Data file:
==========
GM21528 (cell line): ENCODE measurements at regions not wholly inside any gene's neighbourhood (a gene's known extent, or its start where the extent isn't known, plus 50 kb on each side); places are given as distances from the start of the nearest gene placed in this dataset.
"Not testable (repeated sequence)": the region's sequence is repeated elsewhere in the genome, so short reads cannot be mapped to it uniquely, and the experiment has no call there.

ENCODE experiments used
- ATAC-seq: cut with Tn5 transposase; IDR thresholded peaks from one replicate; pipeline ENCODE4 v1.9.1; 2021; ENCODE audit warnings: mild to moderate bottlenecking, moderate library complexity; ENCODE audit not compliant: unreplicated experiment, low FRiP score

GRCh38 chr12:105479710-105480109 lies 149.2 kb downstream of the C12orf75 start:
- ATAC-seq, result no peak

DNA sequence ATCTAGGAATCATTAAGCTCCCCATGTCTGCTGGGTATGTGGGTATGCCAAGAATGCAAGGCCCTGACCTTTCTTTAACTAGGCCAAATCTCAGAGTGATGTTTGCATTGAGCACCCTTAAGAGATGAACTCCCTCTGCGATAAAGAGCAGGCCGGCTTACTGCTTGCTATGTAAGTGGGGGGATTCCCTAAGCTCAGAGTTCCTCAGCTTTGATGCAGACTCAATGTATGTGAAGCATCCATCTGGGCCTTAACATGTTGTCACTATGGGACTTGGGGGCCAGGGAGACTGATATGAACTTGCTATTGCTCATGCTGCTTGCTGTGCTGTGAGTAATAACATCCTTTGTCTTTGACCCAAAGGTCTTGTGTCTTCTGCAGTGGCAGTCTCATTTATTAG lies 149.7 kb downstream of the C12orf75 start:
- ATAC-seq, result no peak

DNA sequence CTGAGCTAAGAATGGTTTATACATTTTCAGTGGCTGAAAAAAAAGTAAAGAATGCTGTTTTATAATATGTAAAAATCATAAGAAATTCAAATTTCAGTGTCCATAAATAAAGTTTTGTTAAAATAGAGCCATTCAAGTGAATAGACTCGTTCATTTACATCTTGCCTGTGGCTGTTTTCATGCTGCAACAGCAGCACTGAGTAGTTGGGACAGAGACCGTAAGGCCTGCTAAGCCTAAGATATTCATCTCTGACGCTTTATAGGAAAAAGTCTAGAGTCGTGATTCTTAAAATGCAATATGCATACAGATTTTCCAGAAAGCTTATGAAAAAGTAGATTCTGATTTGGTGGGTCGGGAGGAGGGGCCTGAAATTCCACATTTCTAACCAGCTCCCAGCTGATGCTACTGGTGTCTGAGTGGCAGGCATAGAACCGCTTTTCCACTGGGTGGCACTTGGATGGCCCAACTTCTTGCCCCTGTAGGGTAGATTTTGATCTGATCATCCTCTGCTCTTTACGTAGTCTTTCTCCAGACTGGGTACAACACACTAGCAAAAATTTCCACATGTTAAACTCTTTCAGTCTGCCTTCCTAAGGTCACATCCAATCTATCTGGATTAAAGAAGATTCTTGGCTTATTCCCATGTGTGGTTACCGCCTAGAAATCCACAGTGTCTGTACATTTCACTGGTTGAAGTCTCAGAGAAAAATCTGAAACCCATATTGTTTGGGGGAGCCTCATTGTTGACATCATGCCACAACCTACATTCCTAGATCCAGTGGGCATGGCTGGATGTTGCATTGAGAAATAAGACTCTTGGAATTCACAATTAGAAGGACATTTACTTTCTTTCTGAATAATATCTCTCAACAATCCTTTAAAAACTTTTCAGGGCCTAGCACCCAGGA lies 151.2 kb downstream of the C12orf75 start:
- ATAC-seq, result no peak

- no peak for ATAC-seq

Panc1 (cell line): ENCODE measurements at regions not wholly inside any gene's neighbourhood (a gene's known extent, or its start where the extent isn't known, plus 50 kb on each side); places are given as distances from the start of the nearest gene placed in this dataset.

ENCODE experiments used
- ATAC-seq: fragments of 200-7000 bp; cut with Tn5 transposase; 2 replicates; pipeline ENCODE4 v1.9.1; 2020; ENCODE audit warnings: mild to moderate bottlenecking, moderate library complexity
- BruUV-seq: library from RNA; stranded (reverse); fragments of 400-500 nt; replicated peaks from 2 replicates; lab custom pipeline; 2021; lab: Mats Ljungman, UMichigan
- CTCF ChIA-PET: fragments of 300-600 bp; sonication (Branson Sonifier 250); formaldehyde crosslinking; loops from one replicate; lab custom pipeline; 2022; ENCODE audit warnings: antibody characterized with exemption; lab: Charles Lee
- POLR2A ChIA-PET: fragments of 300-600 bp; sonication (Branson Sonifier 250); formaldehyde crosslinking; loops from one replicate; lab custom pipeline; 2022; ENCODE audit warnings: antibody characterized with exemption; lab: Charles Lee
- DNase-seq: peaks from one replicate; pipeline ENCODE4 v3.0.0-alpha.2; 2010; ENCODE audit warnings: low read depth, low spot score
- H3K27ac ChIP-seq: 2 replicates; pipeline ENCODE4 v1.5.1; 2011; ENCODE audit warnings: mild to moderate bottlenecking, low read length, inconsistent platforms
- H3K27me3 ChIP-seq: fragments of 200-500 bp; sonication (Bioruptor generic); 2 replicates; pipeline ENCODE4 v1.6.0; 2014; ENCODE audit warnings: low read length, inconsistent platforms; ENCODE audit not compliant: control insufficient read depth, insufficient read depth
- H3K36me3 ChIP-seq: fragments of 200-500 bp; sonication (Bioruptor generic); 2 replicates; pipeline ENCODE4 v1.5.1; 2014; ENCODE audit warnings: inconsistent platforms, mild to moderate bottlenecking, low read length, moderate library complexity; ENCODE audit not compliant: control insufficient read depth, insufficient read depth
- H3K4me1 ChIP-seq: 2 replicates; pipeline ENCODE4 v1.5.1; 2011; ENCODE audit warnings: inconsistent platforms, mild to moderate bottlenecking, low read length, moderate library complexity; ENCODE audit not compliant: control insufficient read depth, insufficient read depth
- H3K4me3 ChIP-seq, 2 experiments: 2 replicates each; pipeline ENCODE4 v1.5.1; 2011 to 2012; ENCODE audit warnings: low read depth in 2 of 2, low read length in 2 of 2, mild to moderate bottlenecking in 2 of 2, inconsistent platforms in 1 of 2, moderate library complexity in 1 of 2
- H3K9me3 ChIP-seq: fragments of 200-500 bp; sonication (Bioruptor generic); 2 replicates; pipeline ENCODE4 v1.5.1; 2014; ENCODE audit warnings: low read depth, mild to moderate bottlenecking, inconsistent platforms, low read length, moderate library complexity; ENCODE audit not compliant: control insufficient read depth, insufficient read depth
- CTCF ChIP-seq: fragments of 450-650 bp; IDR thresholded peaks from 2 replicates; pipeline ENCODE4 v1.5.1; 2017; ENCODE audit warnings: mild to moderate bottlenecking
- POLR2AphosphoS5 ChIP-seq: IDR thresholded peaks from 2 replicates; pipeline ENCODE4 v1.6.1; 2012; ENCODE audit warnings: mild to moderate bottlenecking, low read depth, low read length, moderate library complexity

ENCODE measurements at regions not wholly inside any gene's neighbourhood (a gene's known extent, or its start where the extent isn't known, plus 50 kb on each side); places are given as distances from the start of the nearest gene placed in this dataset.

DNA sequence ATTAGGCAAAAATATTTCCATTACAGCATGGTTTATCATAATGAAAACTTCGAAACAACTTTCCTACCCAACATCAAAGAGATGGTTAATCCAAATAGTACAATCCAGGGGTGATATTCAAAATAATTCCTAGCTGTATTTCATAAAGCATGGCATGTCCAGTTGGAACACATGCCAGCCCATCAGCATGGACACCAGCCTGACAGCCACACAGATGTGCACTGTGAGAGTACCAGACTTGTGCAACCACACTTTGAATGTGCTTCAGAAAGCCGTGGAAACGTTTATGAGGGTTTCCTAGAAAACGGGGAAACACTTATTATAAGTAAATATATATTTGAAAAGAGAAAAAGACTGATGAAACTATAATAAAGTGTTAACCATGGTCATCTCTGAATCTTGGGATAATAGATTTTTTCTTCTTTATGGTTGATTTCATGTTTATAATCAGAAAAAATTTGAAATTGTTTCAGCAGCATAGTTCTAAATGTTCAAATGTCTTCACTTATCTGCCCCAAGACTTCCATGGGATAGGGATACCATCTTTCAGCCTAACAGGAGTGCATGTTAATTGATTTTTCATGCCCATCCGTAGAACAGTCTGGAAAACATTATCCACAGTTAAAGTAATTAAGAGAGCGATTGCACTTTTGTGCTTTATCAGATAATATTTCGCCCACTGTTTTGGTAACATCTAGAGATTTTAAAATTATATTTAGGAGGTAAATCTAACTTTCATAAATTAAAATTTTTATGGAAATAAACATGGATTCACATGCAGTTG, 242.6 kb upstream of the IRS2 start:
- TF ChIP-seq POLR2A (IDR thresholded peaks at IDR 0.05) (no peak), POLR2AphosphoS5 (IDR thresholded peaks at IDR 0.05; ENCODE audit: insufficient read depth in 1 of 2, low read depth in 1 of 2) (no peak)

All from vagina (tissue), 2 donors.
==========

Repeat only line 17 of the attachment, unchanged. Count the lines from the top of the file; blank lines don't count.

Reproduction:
- POLR2A ChIA-PET: fragments of 300-600 bp; sonication (Branson Sonifier 250); formaldehyde crosslinking; loops from one replicate; lab custom pipeline; 2022; ENCODE audit warnings: antibody characterized with exemption; lab: Charles Lee